Preaching, Teaching, and Washing Dishes

Dirty_dishes“Wash more dishes,” my spiritual director inevitably advises me. This kicks off a prolonged spate of whining on my part. My children are brilliant whiners, and they have taught me well. “But … I’m not good at it!” I insist plaintively, sometimes silently, sometimes out loud.

“And I don’t like it. And I didn’t do enough of it as a kid. Or as a young adult. I’m not meant to wash dishes. I’m better than that! And who cares about dishes anyway?” Oh, wait, the Holy Father recently told us no whining? But…

I have always idealized the day that all this housewifery will end and I can “go back to work.” In my fantasies, someone else will clean the house and help the children do homework, while I wear fancy suits (yes, I know no one does this any more — humor me) and stand in the spotlight.

After all, didn’t Our Blessed Mother take on a completely new role after the Ascension of Our Lord into heaven? She guided, supported, and advised the new church in Jesus’ absence. The New Testament didn’t exist yet, so who was there to tell the stories of Jesus’ early life? Mary. She could teach the disciples about the message from the Angel Gabriel, who told her that the child to be born to would be called the Son of the Most High, and his kingdom would last forever. Mary could tell of how she lost the child Jesus in Jerusalem and found him again in the temple after three days, the holy temple that Jesus called “my Father’s house.” All the things she had been pondering in her heart, she could tell to the apostles and the disciples as they waited in the upper room for the coming of the Holy Spirit on Pentecost. In a way, she was preaching the Good News to them, teaching them about her son.

“But who do you think was doing the dishes? Who was cooking and cleaning for the apostles in the upper room?” a priest asked recently. Dishes?! Again!?! Is the work of a woman really never done? But it isn’t too much of a stretch to think that Mary was taking care of the apostles the same way she always took care of her son Jesus as he grew up in her home. At the wedding of Cana, Mary noticed when the wine ran out, even when it wasn’t her party. She asked Jesus to take care of what was essentially a domestic task, and he did. Mary paid attention to these things.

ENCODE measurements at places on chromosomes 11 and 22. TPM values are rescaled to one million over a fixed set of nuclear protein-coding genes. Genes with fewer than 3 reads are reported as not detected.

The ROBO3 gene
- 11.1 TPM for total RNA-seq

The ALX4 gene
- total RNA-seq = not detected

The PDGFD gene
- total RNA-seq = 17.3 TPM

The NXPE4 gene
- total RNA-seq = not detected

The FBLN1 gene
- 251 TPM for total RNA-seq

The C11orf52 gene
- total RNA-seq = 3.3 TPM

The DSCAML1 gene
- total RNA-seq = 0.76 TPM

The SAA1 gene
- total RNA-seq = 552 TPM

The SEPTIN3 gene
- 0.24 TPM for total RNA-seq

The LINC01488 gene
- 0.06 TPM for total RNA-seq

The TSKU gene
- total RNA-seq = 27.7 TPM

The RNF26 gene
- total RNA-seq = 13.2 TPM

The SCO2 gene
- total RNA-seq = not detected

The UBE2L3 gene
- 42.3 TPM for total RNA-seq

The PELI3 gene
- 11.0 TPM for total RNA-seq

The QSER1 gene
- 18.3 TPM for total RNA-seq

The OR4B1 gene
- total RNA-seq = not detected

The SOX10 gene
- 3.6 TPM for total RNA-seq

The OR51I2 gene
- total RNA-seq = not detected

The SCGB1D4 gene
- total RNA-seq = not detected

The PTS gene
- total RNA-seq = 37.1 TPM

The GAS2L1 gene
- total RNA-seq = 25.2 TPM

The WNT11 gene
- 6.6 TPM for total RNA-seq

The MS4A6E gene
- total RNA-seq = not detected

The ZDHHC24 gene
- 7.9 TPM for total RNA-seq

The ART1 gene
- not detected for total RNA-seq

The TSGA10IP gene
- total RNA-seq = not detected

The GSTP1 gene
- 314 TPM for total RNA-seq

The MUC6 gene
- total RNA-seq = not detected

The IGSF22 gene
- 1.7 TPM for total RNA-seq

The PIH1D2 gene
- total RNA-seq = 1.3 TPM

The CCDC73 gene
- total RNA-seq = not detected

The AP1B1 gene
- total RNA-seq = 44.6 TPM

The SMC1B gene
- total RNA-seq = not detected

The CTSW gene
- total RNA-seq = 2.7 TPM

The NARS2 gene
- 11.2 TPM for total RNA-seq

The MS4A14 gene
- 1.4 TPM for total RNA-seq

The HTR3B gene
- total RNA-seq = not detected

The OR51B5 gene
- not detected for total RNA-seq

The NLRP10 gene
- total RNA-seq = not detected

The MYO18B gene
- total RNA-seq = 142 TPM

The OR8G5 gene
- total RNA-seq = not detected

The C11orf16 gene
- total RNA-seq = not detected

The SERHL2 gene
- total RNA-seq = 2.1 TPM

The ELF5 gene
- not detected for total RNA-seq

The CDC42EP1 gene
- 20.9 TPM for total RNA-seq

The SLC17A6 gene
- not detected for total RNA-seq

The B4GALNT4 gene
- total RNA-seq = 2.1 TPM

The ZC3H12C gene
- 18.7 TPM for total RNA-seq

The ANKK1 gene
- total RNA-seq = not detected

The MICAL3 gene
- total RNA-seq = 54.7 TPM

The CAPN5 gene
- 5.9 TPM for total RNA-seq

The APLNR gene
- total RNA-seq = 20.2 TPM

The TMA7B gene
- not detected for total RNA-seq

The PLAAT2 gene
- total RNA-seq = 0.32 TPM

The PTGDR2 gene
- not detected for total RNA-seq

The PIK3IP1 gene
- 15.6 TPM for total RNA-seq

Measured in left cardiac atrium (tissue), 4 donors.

Certainly, Mary could preach, teach, and wash dishes. If anybody could do it all, she could. But there are other women to show us the way as well. St. Gianna Berretta Molla worked as a doctor and a mother while developing an intense interior holiness. Popular Catholic blogger Jennifer Fulwiler took care of five young children while writing posts for the National Catholic Register while being eight or nine months pregnant in the hospital with pulmonary embolisms. My favorite recent post of hers? Because why even have a blog if you can’t write chatty posts while stuck in the hospital? As well-known as Jennifer is, she still says she devotes only 10% of her day to writing and the rest to her home and kids.

So no matter what else we do in life, most moms are going to wind up having to wash at least a few dishes. And the sooner we (okay, I) accept that reality, the sooner the whining will stop. Like, maybe, tomorrow. Or next week…

Karee Santos is the founder of the Can We Cana? blog and also has written for Catholic Match Institute, Catholic Digest, National Catholic Register, and CatholicMom.com. Together with her husband Manuel Santos, M.D., she co-authored The Four Keys to Everlasting Love: How Your Catholic Marriage Can Bring You Joy for a Lifetime (Ave Maria Press, 2016). The Santos’s designed and taught a pre-Cana marriage preparation course, and they write a monthly marriage advice column on CatholicMom.com called “Marriage Rx.” They also contribute to FAITH magazine's “Your Marriage Matters” advice column. The couple live in Long Island, New York, with their six children.
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